The House-Hunter’s Guide to Researching a New Neighborhood

Buying a home is no joke. It’s a high stakes purchase and deserves its share of research and homework. It’s so important for you and your family to feel happy and comfortable in your new home, but often times, the location and neighborhood of a home weighs more heavily than the home itself.

It’s not unusual to know nothing about the neighborhoods or school districts in your geographic home-buying consideration set. When that’s the case, you should turn to a knowledgeable area expert like a Realtor- especially with unfamiliar areas – but it also pays to do your own research prior to connecting with an agent.

So where do you start? There are tons of resources out there designed to aid in the homebuying process, and this is just a short list of some we recommend. With increases in technology and the world’s most powerful research device in the palm of your hand, it’s easy to learn about a neighborhood before purchasing a home.


Getting to know the area demographics

Use the census!

Although some may consider this a bit of an old-school tactic, the US Census can be a good starting point for breakdowns of age, population, graduation rates, median household income, and more. The census is run every 10 years with the last one being from 2010, so keep that in mind when reading through the data.

Search Neighborhood Scout

For more recent demographics for your neighborhood of interest, turn to Neighborhood Scout. It’s a really well designed website that gives you details like age pie charts, graduation rates, poverty rates, and most common industries of employment – all you have to do is enter an address or town to get started.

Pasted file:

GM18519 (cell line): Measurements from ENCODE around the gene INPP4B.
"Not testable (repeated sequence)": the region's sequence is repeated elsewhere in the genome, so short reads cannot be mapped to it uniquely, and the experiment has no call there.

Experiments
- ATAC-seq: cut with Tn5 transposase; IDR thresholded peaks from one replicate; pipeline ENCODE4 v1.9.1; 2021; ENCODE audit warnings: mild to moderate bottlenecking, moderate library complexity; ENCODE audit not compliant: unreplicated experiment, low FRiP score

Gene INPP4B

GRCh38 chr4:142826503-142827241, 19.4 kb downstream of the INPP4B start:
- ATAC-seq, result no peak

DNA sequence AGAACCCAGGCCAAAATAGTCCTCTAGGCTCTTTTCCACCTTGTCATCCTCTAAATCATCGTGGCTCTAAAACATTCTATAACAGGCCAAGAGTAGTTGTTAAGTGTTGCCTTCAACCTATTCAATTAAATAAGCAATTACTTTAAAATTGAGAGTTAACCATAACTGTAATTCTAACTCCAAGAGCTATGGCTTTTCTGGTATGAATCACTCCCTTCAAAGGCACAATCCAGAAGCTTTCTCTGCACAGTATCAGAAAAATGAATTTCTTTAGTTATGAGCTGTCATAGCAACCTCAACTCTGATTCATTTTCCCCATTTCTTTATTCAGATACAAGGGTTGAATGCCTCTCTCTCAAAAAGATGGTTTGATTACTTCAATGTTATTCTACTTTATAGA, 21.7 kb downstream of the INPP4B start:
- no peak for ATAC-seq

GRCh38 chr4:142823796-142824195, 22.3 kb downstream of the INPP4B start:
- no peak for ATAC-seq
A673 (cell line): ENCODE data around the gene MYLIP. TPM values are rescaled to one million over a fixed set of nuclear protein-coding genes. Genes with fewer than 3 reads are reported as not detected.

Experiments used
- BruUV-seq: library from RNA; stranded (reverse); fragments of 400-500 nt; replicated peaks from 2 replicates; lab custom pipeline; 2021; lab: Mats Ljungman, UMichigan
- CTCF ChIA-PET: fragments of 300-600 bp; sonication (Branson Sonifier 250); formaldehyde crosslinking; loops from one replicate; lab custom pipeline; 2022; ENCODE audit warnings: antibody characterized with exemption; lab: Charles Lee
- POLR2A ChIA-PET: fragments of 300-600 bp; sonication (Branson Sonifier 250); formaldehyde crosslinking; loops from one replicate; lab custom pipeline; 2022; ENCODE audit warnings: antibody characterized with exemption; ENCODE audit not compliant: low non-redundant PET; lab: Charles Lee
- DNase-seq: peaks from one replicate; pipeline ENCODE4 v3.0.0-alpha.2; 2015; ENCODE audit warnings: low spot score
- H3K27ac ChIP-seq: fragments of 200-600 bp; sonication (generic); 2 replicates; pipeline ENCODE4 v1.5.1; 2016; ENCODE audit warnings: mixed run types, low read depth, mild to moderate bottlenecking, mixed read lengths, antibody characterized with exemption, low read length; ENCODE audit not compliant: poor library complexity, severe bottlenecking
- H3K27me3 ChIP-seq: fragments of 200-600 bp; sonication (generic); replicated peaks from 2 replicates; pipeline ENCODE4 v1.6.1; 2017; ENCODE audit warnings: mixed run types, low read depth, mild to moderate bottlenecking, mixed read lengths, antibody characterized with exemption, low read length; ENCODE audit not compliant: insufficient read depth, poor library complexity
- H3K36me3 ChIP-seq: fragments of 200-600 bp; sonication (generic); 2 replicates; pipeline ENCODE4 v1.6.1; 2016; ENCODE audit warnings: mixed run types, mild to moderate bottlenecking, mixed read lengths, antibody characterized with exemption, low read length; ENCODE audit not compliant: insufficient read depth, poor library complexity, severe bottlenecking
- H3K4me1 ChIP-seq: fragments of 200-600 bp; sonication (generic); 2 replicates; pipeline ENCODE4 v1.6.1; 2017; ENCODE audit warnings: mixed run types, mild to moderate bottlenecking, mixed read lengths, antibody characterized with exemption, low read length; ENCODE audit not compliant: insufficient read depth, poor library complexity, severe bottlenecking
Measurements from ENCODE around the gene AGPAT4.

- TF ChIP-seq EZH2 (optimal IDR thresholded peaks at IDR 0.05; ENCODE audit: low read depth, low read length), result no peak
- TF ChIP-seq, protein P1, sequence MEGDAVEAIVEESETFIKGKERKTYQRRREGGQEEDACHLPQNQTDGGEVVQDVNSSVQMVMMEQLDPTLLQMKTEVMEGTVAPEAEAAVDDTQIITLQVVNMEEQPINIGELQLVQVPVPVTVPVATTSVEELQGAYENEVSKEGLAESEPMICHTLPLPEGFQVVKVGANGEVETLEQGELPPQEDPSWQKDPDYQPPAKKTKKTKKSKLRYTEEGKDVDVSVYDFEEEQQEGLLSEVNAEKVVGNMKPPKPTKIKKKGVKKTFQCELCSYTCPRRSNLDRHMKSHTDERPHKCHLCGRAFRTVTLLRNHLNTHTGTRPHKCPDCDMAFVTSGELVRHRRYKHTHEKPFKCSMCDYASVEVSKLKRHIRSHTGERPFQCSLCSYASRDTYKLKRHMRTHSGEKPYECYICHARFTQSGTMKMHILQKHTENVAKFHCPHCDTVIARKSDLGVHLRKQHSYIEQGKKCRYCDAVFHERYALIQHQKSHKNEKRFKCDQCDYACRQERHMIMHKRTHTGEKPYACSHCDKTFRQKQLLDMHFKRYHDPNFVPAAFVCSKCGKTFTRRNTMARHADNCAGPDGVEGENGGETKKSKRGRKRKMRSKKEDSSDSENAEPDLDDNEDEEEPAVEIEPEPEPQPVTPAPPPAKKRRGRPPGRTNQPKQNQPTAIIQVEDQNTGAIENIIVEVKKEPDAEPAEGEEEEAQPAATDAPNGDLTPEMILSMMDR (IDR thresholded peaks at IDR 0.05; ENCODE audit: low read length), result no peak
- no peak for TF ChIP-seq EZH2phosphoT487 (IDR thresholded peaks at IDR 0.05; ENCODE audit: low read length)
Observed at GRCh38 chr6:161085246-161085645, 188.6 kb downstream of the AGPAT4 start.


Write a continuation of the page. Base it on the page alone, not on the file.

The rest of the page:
Discover what makes a neighborhood special

Back to Neighborhood Scout!

You’ll find that Neighborhood Scout is useful for more than just demographics research. After plugging in city or town, you’ll be shown a written “Profile” of the town providing an overview of the area, including some facts about what makes it unique.

Rank “walkability” with Walk Score

To learn more about physical points of interest, Walk Score is a nifty tool to play around with too. Enter any address and see information about commute times to nearby towns, as well as a “Walk Score” out of 100 for the ability to walk (or drive) short distances to get to shopping, schools, parks, and other data points. There’s also a “What’s Nearby” feature with an interactive map showing nearby restaurants, coffee shops, bars, groceries, schools, entertainment, and neighborhood essentials.


Find out about public transportation

Rely on town-owned public transportation website

There’s usually no better resource for learning about an area’s public transportation than by visiting the town or area operated public transportation website. Just head over to Google and search “[the town you’re researching] public transportation” and it should be the top link. They typically all provide available routes, bus ticket information, and pricing for all town resources.

Use interactive public transportation maps from Walk Score

Walk Score address searches also return an interactive map giving you a really nice visual of all available public transportation stops nearby. You can find your house-of-interest to see what’s close-by or zoom out to see the region as a whole. Neighborhoods in the Upstate New York area we operate in require a car in most cases, but public transportation availability often plays a prominent role in moving & buying decisions.


Find the A+ school districts

Dig up good grades with School Digger

The quality of a school district is often a make-or-break for house-hunters, so you’re not alone in wanting to make sure your kids are getting the best education possible. Luckily there’s some really great resources to help narrow things down. Type any town into School Digger and see information about all of the schools within the district. An interactive map shows where the schools are located, and each school is labeled with its rank, total number of students, and a comparison to other districts in the region.

Once again… Neighborhood Scout

Neighborhood Scout does something similar. Enter the town of interest (or a specific address) in the main search bar, then navigate to the ‘Schools’ tab. It shows a color coded map of the best schools in the area, as well as details like number of students enrolled, number of schools in the district, and the number of students per classroom. There’s also some stats for ethnic/racial enrollment rates and education expenditures.